You can access your dev environment from any place you can install the necessary remote desktop tools.
You've got good redundancy if you're backing up the image properly.
You're locked in to the instance type. You'd have to rebuild the instance from scratch if you wanted to move to newer, more powerful instance types.
Your instance types aren't unlimited. So you have to be certain that AWS instance offerings will cover all your development needs.
You can't (easily) get your AWS instance out of AWS and run it elsewhere. So you're locked to AWS. (Yea, I know Eggplant is supposed to let you free your AWS instances but it lags state-of-the-art AWS tech and only sort of delivers on its promise)
You're beholden to having a working internet connection to develop.
You're always paying for your machine. If your instance is always on the costs of hosting in AWS can run past the costs of owning and maintaining the physical hardware.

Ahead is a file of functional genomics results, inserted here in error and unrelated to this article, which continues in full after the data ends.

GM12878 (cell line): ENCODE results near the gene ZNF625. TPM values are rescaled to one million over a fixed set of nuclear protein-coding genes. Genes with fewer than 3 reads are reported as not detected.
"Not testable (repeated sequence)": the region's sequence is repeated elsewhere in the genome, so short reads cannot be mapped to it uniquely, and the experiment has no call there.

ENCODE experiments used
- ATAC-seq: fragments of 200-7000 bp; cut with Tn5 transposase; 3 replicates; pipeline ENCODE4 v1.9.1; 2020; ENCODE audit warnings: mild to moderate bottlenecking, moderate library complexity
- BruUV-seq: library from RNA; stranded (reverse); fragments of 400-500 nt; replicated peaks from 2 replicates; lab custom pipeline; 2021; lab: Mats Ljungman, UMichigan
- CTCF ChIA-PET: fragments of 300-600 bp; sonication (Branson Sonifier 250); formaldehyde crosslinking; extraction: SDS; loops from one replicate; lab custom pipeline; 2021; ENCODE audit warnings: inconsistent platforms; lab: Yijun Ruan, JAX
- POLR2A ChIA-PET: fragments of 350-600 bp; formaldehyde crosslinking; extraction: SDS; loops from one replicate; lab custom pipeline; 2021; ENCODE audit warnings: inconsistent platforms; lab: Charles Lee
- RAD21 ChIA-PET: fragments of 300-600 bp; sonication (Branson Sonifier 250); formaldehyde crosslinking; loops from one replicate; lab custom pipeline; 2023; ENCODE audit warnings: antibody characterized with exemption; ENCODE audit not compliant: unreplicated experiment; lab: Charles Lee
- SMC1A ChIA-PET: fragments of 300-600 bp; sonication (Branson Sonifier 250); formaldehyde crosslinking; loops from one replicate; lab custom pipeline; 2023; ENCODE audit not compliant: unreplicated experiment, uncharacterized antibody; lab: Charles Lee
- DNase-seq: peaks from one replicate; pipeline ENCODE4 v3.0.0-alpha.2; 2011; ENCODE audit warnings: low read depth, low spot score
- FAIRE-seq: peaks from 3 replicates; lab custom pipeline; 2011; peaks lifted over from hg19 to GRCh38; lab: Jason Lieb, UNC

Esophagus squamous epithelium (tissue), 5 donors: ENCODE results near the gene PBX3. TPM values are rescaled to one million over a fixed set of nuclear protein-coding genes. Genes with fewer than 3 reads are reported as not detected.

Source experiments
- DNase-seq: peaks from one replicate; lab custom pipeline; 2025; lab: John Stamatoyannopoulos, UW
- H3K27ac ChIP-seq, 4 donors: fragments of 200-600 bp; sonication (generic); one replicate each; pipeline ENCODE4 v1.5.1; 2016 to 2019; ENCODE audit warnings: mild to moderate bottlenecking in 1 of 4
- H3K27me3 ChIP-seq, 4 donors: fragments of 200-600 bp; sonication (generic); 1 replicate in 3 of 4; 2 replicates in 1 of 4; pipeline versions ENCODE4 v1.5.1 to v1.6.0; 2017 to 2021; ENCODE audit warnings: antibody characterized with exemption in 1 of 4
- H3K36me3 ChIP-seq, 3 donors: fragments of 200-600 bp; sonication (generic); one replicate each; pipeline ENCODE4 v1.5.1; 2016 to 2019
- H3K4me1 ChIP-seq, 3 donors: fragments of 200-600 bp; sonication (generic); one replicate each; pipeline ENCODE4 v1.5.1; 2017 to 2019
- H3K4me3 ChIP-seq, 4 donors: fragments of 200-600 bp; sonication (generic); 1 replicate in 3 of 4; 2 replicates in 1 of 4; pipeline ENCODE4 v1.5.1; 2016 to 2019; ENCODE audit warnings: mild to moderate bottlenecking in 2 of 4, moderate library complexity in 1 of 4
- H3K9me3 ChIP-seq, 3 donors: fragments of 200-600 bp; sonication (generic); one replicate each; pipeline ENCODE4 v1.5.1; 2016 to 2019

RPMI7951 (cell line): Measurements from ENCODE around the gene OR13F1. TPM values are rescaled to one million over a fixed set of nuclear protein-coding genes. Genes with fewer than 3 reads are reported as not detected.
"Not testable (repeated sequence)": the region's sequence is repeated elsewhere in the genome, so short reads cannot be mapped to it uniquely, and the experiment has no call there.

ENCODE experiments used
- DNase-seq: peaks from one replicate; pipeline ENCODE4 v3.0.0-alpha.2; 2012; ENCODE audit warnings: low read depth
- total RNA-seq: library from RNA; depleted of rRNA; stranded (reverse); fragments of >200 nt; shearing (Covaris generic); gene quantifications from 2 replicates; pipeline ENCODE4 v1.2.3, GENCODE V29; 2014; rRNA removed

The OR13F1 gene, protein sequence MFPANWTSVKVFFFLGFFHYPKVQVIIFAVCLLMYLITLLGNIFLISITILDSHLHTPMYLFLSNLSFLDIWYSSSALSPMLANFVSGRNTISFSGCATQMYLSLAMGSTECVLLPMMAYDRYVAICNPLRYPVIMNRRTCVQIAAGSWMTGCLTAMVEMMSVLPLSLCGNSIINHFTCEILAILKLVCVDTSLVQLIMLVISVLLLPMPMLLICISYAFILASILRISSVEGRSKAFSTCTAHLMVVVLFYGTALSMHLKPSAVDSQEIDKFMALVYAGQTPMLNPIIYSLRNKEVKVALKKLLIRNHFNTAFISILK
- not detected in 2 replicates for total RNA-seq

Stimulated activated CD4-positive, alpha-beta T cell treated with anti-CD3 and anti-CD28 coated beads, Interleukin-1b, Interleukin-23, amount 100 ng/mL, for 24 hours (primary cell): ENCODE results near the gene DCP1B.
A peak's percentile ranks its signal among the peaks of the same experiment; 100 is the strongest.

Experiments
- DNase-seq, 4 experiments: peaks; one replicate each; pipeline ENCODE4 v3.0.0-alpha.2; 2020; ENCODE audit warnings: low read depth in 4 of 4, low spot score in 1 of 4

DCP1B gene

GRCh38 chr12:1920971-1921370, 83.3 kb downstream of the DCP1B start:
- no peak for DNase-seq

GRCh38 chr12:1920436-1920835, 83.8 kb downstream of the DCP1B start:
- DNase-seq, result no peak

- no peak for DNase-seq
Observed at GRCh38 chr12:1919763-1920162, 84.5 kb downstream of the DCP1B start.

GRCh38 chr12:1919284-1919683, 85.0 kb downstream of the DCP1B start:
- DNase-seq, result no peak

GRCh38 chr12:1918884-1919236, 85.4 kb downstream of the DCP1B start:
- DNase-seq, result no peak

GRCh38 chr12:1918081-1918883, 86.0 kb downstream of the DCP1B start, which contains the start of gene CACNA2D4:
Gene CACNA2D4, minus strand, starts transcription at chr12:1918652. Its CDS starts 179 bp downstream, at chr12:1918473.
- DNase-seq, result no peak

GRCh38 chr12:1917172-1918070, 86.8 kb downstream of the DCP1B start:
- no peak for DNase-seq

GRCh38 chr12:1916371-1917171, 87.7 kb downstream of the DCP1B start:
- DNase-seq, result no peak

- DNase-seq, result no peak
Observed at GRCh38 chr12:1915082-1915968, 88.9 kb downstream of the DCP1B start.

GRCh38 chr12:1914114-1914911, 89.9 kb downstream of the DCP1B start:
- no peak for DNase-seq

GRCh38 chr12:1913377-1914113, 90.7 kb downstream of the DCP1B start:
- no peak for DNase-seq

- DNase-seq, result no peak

You're always paying for storage. Assuming you're keeping things on an EBS volume that can add up over time.
Occasionally AWS instances die. Admittedly, so does physical hardware, but at least you can kick it when it's under your desk and dead. With an AWS instance you've lost your outlet for stress. :)
Despite a cons list longer than a pros list I do it. It takes a bit of forethought to make sure your instances are safe in the event of a crash. But on the whole it's a nice way to roll.
Now if only I could get OS X instances in AWS...